"The Ski Lift" is yet another hysterical episode showcasing Larry's attempts to help someone out, which results in everyone being upset with him. Larry's always been cagey about his Jewish heritage, so it's an absolute blast seeing him play it up to impress a Jewish doctor. While Larry's heart is in the right place when it comes to helping Richard get a new kidney, one must question whether his brain is in the right place. His plan becomes far too complicated to lead to any good outcome. The moral of the story is: Don't be friends with Larry David.

5. Seinfeld (Season 7, Episode 10)

In "Seinfeld," Larry decides to go ahead with a "Seinfeld" reunion special because he believes it will help him win his ex-wife Cheryl back by giving her a role in it. Things seem to be going according to plan until Larry annoys Mocha Joe (Saverio Guerra), who sells coffee outside the studio, resulting in a hilariously petty misunderstanding. Larry tries to patch things up with Mocha Joe, but this causes him to miss a meeting with Cheryl to discuss the show's script, so she turns to Jason Alexander for help. Meanwhile, Julia Louis-Dreyfus hosts a get-together at her place that leads to her antique coffee table getting ruined, and she blames Larry for it, prompting Larry to go on the hunt for the real culprit.

While season 7's big plotline may have been the "Seinfeld" reunion special, it wouldn't be "Curb" without Larry obsessing over selfish schemes along the way. His attempt to win back Cheryl kind of works until he ruins it in his typical fashion. Of course, let's not downplay the return of Jerry Seinfeld, Julia Louis-Dreyfus, Jason Alexander, and Michael Richards playing their classic "Seinfeld" characters while also having to put up with Larry's eccentricities (to put it gently). Larry's feud with Mocha Joe is a real standout here, perfectly capturing Larry's habit of annoying everyone that knows him.

4. Opening Night (Season 4, Episode 10)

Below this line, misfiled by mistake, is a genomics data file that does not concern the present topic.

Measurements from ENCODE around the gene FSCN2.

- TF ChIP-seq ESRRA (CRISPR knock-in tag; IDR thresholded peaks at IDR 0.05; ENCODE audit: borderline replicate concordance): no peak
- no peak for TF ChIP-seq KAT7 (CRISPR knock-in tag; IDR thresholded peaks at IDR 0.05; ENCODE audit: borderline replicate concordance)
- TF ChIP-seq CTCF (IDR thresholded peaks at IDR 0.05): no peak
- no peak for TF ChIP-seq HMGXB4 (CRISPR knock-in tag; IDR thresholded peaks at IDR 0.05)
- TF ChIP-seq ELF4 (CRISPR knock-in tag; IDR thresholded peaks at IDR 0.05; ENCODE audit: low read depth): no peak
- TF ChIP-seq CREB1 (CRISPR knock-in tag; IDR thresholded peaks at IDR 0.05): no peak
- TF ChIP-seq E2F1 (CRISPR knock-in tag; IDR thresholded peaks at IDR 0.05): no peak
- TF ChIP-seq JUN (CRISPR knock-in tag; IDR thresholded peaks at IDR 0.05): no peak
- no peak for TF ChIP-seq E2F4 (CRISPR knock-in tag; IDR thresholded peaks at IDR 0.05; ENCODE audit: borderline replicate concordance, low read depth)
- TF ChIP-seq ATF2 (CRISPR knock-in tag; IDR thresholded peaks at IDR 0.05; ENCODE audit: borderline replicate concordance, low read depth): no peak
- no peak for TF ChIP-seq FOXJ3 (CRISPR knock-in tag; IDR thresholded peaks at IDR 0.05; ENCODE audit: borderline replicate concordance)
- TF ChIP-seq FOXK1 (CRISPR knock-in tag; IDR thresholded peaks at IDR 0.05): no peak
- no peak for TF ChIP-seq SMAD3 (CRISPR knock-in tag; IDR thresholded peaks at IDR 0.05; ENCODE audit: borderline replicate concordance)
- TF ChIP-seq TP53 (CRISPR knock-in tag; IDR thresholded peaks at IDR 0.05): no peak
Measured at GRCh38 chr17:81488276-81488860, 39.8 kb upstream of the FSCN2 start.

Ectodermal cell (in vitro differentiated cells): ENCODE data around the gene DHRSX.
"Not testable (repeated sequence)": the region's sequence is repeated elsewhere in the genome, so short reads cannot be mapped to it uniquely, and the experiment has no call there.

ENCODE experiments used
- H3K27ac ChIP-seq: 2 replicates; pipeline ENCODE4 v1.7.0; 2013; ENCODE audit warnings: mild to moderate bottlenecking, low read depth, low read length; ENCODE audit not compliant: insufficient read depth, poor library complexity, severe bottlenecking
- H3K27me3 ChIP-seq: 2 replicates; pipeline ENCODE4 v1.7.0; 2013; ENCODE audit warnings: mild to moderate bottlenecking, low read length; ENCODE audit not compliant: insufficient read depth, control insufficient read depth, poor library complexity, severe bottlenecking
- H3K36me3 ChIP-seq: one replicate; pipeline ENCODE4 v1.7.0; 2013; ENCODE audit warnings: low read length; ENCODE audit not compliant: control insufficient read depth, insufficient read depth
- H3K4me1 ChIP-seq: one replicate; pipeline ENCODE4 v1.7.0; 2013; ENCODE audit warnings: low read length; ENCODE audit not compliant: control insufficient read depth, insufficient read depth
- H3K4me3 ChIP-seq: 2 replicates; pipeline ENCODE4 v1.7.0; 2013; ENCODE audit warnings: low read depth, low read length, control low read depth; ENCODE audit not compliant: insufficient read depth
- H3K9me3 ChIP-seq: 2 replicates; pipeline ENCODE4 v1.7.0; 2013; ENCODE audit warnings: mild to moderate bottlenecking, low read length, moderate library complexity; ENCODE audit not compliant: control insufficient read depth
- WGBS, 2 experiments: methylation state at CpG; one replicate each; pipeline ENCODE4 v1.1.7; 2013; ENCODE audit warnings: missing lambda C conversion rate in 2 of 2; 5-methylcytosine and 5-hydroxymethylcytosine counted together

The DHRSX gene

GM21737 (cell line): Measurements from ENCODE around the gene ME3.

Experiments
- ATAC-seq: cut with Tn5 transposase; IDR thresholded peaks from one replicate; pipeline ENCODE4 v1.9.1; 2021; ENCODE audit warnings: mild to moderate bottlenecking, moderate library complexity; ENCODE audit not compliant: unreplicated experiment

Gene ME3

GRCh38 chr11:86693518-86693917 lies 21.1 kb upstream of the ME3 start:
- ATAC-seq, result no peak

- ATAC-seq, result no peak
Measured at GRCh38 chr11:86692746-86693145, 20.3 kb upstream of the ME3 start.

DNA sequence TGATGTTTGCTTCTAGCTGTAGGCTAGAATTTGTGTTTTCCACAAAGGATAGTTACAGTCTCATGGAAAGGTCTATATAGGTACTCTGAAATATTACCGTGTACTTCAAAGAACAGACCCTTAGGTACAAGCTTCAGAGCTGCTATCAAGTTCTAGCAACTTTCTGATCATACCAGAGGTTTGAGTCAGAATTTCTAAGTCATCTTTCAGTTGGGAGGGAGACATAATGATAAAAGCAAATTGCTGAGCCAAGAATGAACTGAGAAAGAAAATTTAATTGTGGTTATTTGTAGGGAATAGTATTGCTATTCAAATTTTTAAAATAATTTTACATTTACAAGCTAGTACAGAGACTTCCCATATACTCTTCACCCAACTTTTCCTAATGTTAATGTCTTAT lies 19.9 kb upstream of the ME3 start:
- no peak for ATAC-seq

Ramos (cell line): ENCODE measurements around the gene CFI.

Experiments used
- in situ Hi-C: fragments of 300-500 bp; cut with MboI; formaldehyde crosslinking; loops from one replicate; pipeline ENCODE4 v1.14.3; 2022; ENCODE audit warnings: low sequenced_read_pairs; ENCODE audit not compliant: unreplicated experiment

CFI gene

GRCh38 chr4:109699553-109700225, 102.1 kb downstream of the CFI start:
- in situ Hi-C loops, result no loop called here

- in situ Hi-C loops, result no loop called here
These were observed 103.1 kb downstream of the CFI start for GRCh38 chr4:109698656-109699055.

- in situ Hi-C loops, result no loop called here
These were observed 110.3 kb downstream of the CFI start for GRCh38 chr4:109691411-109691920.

In "Opening Night," we learn that Larry and Cheryl struck a deal for their tenth wedding anniversary: Cheryl will let Larry sleep with another woman once. Since Larry will be traveling to New York as part of the latest Broadway production of Mel Brooks' "The Producers," Sheryl urges him to take advantage of the deal. Unfortunately, Larry doesn't have a particularly great time in New York City. First, he gets frustrated with tipping hotel staffers exorbitantly. He then gets into a tiff with fellow "Producers" cast member David Schwimmer about a lost watch.

We've seen so many instances of Larry being petty towards people in his hometown of sunny Los Angeles. It's a nice change of pace to see him being annoying to New Yorkers in the "Curb Your Enthusiasm" season 4 finale. This episode also contains a wonderful punchline that fans of "The Producers" will love.

3. Krazee-Eyez Killa (Season 3, Episode 8)

In this episode, Larry becomes friends with Wanda Sykes' fiance, a rapper named Krazee-Eyez Killa (Chris Williams), who shares a private sexual secret with Larry and tells him to keep it in his confidence. Larry doesn't. He shares Killa's secret with Cheryl, who tells Wanda, who then dumps Killa. Meanwhile, because Cheryl threw out a jacket that Larry wore while filming a Martin Scorsese movie, he needs to go out and find an identical one for reshoots. After getting thrown out of a clothing store, Larry turns to Killa for help. But things get even more complicated when Killa finds out that Larry is responsible for Wanda breaking up with him.